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The Great Flamarion (1945)

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dfordoom
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The Great Flamarion (1945)

Postby dfordoom » May 14th, 2007, 4:41 am

The title character in The Great Flamarion is a performer in a variety show, doing a very successful pistol-shooting act. The Great Flamarion cares for nothing except his guns and his at, until one of his assistants, the beautiful Connie, announces that she is in love with him. If only something could be done about her husband, who happens to be Flamarion’s other assistant. Poor Flamarion doesn’t know very much about women and he finds himself totally under the spell of Connie. Mary Beth Hughes plays Connie as a classic femme fatale, and does an absolutely splendid job of it. Erich von Stroheim gives a riveting, and very moving, performance as Flamarion. Dan Duryea as Connie’s drunken husband is, as always, wonderfully entertaining. Great performances by the three leads combined with some stylish and imaginative direction by Anthony Mann make The Great Flamarion a classy and highly entertaining movie. It’s also a genuine film noir, with plenty of classic noir touches – the story is told in flashback, it has a memorable femme fatale, and it has a flawed and tragic hero. And did I mention that it stars the great, the one and only, Erich von Stroheim! I recommend this one very highly!

feaito

Postby feaito » June 21st, 2007, 3:11 pm

Has it been released on DVD dfordoom?

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mongoII
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Postby mongoII » July 14th, 2007, 9:31 am

I saw this movie on TCM. "The Great Flamarion" has an interesting setting and a good cast that give life to an otherwise routine story of love, deceit, and revenge. It is a pretty good movie, while quite obviously a low budget effort, and worth taking a look at.

The main performers are quite good - Erich von Stroheim as a magician fanatically devoted to his act, Mary Beth Hughes as his manipulative assistant, and Dan Duryea who plays a hard-drinking, done-wrong hoofer.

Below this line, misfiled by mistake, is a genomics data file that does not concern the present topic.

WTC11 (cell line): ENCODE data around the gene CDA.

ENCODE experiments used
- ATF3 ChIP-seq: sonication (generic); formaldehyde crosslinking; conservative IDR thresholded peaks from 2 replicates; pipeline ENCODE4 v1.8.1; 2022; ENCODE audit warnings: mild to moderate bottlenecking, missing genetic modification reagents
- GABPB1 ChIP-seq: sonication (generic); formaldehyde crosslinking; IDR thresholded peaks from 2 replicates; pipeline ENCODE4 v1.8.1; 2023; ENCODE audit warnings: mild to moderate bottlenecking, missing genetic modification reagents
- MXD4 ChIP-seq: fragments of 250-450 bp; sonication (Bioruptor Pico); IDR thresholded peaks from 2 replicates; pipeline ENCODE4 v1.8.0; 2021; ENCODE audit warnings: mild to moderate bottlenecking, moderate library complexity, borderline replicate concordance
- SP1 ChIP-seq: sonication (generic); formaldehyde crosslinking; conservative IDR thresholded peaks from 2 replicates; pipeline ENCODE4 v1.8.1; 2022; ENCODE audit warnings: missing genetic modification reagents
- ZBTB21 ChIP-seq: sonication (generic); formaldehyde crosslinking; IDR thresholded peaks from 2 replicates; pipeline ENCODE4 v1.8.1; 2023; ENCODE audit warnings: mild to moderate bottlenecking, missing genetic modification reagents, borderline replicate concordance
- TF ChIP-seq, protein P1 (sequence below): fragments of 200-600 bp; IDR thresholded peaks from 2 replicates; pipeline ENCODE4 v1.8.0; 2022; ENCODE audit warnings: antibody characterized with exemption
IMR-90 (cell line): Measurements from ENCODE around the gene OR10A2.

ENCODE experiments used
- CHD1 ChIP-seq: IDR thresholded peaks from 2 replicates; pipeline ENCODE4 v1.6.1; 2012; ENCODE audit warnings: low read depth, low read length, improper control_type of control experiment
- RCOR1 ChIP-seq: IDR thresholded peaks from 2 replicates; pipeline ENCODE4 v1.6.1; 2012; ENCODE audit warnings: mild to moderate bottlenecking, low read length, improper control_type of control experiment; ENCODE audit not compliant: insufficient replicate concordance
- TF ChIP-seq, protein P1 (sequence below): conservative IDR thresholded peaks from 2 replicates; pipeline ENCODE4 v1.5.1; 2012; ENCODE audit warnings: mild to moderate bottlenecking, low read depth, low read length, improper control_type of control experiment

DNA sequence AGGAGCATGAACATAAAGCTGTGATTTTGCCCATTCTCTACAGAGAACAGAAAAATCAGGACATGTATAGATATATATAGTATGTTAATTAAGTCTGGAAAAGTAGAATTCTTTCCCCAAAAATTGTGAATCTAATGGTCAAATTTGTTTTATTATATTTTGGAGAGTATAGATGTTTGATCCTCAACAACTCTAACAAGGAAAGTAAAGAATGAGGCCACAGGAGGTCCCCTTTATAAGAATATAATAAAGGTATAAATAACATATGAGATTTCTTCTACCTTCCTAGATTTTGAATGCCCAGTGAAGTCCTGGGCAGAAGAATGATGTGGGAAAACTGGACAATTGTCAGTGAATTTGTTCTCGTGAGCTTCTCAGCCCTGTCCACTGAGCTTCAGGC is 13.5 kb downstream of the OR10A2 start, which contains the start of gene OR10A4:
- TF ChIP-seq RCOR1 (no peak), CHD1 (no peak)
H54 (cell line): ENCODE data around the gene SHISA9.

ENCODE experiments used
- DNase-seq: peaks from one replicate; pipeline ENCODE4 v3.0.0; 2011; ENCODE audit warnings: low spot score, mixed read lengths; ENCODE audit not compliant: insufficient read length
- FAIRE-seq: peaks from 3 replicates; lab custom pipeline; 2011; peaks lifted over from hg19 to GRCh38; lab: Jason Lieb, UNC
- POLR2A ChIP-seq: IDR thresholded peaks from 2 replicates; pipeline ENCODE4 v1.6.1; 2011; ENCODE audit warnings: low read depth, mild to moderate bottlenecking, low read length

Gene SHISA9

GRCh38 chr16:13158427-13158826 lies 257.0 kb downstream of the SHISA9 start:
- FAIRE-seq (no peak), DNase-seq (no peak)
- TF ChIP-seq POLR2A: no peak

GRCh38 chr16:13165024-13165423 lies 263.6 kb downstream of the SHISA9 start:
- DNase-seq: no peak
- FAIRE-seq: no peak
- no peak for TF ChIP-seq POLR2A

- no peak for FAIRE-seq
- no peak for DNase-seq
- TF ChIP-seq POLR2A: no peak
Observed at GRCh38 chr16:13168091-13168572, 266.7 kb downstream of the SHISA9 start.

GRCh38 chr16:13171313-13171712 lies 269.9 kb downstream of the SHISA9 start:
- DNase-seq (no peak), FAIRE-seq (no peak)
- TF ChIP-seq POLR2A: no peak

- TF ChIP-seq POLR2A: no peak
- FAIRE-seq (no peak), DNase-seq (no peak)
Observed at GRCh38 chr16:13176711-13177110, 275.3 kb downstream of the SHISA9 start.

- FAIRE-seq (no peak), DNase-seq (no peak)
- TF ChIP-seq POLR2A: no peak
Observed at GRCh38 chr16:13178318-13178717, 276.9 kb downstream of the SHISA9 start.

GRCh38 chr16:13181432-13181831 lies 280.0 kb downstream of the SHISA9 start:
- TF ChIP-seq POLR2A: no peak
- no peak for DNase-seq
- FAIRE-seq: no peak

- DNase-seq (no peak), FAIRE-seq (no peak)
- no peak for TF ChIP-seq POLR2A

Ultimately, the film works because the way diector Anthony Mann sets the action in so many interesting angles that is hard to take one's eyes for fear of missing something from what he put in the film.

The movie is available on VHS.
Joseph Goodheart

feaito

Postby feaito » July 14th, 2007, 3:01 pm

Thanks for the great feedback Mongo! :D

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MissGoddess
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Re: The Great Flamarion (1945)

Postby MissGoddess » June 29th, 2009, 7:51 pm

And I watched this one yesterday, too (I'm catching up!).

Of the three American noirs I just viewed (Decoy and Crime Wave being the other two), this is
the one that I feel the most divided about. I may have completely misunderstood, but it almost
seemed to play as a farce of film noir. I was laughing at much of the dialogue, which was very
purple---very much in the style of Double Indemnity. However, it was really only when
Mary Beth Hughes was putting on the schmaltz with her latest chump that I noticed it.

I see Billy Wilder's brother produced it, I can't help but sense the "Wilder touch". It doesn't feel
like a "Mann" movie, to me.
"There's only one thing that can kill the movies, and that's education."
-- Will Rogers

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Dewey1960
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Re: The Great Flamarion (1945)

Postby Dewey1960 » June 29th, 2009, 8:36 pm